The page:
Saturday, August 25, 2012

What I Learned this Week: When Kids Go off to College

From the Life Changes Department:

Let's talk about going off to college. There's a sense of being cut loose for the first time. It can get pretty crazy. There's always the chance you'll go a bit wild. That's especially the case if you're someone used to rules and structure, and all the limitations put upon you by other people under the same roof. It's rather . . . unsettling.

(I'm not talking about my daughter here. I'm talking about her mom.)

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Tuesday, August 7, 2012

The Wilderness of Creativity

“The creative is the place where no one else has ever been. You have to leave the city of your comfort and go into the wilderness of your intuition. What you’ll discover will be wonderful. What you’ll discover is yourself.” — Alan Alda

Saturday, August 4, 2012

What is a Fire by Night?

The question came up:

"Why this blog? And what is a fire by night?"

I wanted a place to write about the spiritual side of creativity, or the creative side of spirituality (depending how you look at it!).

I love the metaphor of fire that appears in the deepest darkness. In the Old Testament stories, when the Israelites wandered looking for a home, God appeared to them as a cloud by day - something ethereal and swirling. But in the darkness of the night, he showed up as a pillar of fire, bright and unmistakeable.

In your darkest night, there is a blaze within you.* Even if you've never connected with it before. When wild, free, loving creativity shows up, that too is a pillar of fire.

You can't deny it. You can't explain it. Other folks might say, "That's not God. 'He' or 'she' is supposed to look like this--" (Fill in the blank.)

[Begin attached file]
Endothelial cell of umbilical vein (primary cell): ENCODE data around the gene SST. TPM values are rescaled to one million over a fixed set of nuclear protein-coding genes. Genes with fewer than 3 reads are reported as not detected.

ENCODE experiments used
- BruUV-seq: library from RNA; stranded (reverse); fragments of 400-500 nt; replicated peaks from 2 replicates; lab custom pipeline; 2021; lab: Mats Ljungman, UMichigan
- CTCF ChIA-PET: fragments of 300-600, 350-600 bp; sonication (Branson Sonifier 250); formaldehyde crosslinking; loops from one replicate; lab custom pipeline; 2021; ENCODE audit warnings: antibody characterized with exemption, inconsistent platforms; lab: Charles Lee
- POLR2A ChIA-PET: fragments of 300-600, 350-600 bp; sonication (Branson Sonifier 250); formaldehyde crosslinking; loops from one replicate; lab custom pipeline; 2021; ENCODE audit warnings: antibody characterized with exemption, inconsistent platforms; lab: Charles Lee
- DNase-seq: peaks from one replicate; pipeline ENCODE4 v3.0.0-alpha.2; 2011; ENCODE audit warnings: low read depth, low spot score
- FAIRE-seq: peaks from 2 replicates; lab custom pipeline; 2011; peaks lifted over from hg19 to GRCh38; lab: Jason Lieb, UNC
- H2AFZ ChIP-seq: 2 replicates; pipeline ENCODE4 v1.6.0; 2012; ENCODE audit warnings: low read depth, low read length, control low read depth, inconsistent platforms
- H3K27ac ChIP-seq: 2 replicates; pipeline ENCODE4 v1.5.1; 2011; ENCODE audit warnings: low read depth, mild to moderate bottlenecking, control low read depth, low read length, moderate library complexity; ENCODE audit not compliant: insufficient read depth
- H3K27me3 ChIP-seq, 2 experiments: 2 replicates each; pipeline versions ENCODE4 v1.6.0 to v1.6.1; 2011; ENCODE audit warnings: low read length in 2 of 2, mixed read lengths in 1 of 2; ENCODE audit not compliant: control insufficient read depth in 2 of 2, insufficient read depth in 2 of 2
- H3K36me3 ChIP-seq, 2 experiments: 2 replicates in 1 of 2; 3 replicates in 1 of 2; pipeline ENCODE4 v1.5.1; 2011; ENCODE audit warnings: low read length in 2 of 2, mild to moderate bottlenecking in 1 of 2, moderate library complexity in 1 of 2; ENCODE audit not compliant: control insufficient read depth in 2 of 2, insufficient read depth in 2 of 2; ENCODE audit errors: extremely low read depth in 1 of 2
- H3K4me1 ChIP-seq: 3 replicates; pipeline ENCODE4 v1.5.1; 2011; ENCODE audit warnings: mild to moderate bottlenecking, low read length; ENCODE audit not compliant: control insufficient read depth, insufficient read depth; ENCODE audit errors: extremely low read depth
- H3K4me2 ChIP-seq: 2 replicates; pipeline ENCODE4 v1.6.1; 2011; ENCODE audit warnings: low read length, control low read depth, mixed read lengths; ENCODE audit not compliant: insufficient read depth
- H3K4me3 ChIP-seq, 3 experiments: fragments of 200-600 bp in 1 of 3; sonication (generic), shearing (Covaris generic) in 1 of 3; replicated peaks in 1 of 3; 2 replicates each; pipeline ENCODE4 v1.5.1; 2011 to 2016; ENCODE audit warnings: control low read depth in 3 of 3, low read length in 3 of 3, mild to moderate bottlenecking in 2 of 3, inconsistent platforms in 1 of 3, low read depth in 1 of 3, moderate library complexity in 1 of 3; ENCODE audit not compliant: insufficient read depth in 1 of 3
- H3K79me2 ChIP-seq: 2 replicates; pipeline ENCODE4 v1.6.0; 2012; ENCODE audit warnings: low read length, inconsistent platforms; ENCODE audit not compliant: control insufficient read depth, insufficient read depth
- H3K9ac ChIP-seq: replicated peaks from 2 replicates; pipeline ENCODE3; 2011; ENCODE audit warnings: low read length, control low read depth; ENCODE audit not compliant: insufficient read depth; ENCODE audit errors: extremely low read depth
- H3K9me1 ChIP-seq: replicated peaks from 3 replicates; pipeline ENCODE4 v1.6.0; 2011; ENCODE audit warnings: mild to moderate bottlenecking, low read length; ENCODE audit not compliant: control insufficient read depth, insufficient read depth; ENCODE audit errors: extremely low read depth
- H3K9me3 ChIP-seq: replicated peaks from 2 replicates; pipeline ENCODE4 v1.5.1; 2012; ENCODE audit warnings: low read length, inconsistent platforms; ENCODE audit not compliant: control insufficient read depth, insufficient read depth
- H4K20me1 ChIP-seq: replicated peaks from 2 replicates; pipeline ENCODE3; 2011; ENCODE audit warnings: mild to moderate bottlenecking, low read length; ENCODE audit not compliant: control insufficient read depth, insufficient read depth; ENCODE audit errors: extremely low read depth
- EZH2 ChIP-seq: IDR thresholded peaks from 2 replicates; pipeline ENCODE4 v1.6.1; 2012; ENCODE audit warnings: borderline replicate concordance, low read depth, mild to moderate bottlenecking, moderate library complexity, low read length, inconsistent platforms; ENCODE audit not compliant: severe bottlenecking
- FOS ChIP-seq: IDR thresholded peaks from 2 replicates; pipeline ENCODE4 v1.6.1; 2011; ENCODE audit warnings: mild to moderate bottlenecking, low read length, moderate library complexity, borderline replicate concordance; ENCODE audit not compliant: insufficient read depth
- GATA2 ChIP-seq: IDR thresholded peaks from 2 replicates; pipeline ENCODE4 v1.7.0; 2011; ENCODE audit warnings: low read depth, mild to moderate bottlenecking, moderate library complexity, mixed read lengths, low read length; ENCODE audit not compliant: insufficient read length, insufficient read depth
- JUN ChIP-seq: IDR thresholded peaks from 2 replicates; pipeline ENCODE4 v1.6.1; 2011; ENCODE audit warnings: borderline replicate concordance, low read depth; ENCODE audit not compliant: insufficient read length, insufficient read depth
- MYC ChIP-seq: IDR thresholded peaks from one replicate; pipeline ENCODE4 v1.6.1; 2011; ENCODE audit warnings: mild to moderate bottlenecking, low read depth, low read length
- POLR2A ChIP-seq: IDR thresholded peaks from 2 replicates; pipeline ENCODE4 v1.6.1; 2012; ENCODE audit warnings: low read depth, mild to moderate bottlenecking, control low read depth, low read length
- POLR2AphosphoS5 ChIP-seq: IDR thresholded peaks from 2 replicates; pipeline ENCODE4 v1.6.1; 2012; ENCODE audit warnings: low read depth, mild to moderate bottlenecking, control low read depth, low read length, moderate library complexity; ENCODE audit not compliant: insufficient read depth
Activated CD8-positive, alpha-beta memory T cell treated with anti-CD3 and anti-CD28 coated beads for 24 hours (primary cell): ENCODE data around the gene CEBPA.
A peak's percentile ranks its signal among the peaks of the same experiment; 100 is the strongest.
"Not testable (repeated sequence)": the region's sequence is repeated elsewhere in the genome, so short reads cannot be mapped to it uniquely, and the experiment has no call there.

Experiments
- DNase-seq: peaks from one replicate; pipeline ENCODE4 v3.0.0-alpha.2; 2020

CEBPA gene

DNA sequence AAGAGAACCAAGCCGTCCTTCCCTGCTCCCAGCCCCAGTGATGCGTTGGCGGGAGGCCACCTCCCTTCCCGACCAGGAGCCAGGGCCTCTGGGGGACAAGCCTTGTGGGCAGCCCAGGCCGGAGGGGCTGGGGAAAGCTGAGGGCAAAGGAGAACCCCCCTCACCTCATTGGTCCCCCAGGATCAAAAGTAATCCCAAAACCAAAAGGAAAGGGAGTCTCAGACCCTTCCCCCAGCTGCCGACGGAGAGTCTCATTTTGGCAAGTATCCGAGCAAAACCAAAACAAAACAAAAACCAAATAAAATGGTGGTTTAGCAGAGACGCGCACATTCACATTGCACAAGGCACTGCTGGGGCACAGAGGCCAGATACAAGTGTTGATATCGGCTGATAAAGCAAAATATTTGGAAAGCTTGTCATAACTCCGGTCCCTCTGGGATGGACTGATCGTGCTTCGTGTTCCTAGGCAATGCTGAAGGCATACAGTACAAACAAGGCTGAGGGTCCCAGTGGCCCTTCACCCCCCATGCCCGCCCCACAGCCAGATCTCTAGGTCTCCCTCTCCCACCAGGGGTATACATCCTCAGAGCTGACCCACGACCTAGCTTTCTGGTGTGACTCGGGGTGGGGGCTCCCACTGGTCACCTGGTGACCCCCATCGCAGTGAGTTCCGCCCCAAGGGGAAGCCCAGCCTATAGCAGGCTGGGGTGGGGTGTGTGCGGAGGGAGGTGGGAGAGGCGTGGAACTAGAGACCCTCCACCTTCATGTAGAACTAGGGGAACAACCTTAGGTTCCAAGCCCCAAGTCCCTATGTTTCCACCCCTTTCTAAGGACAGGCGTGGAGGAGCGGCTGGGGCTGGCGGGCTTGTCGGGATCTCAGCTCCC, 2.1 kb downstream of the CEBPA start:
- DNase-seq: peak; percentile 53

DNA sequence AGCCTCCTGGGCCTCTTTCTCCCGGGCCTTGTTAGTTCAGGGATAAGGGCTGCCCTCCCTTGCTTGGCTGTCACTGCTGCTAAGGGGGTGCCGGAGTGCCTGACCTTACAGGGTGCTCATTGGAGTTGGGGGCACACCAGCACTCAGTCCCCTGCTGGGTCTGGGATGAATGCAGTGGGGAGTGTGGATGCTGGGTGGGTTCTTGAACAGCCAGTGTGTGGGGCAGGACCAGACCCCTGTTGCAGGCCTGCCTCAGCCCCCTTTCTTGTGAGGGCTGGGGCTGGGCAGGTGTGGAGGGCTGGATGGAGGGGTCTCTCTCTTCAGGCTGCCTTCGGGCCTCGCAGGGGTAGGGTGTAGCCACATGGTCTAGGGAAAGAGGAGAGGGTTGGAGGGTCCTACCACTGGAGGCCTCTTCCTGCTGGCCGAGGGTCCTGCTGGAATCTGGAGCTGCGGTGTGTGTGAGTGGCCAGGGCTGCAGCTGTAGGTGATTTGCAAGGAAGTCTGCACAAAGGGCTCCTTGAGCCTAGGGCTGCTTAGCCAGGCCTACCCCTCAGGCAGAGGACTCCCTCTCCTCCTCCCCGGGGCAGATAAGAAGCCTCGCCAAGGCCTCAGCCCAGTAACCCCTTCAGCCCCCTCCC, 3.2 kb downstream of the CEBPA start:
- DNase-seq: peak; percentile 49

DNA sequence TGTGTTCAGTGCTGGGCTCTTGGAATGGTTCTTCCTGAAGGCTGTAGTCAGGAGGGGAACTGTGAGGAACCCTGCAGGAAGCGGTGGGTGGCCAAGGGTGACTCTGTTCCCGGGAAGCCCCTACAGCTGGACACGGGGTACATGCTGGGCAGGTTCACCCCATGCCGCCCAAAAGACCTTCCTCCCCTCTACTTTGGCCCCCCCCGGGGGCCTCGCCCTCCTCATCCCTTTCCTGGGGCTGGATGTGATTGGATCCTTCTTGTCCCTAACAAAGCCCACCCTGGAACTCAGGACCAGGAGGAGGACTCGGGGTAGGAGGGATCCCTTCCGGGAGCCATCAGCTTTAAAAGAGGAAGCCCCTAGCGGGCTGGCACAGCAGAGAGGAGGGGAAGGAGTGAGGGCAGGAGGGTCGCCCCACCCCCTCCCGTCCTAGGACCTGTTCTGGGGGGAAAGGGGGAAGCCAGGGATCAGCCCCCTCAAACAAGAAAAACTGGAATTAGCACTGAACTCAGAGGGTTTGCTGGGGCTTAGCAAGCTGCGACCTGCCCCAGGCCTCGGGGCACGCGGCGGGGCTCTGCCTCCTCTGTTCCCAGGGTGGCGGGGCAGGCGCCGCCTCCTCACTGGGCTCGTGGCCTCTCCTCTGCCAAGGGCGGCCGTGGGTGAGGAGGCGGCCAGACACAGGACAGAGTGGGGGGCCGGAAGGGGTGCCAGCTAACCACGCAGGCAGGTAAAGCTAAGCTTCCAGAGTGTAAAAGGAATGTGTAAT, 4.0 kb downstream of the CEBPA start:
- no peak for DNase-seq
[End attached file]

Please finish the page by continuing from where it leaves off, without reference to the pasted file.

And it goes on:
Yet you know this blaze.

And you follow. Onward into the fire!

*Call it your portal to God. The Divine Presence. Or the Holy Spirit. I'm giving you lots of choices. Notice how you may react differently to different language? This is a cultural thing. Words can either attract or repel you, depending on what language you're used to, and this is the challenge for the spiritual writer who doesn't want to put people off by using the wrong words. More about this here.

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Thursday, July 19, 2012

Can You Handle Correction? Five Indicators

One thing I love about the creative process is that it teaches me about how to grow as a person. As Kurt Vonnegut said, "Practicing an art, no matter how well or badly, is a way to make your soul grow, for heaven's sake."

Just as you must handle criticism for your writing, you've got to learn how to live with it on an everyday basis. You must identify where your ego is in the process, and make sure it's not in your way.

Here are six indicators that you're learning to constructively handle critical feedback or thoughts.

1) You don't take it personally. When you mess up, you know it's not the end of your life. Each day, each moment, is a new beginning and there are endless chances to get things right.

2) You remember who you are, and that your value is separate from your role in the outside world and all of the work you do.

3) You take time to "cool down" from life, remembering what's really important, getting away from the idea that you are your work.

4) You are already working on improving weak areas in your life, so when these are pointed out to you (graciously or not so graciously), you take advantage of the opportunity to grow.

5) When you've been recognized as amazing, you give the credit to your Greater Source, knowing anyone else could have done the same thing. You acknowledge that you are not alone, and you feel grateful rather than boastful.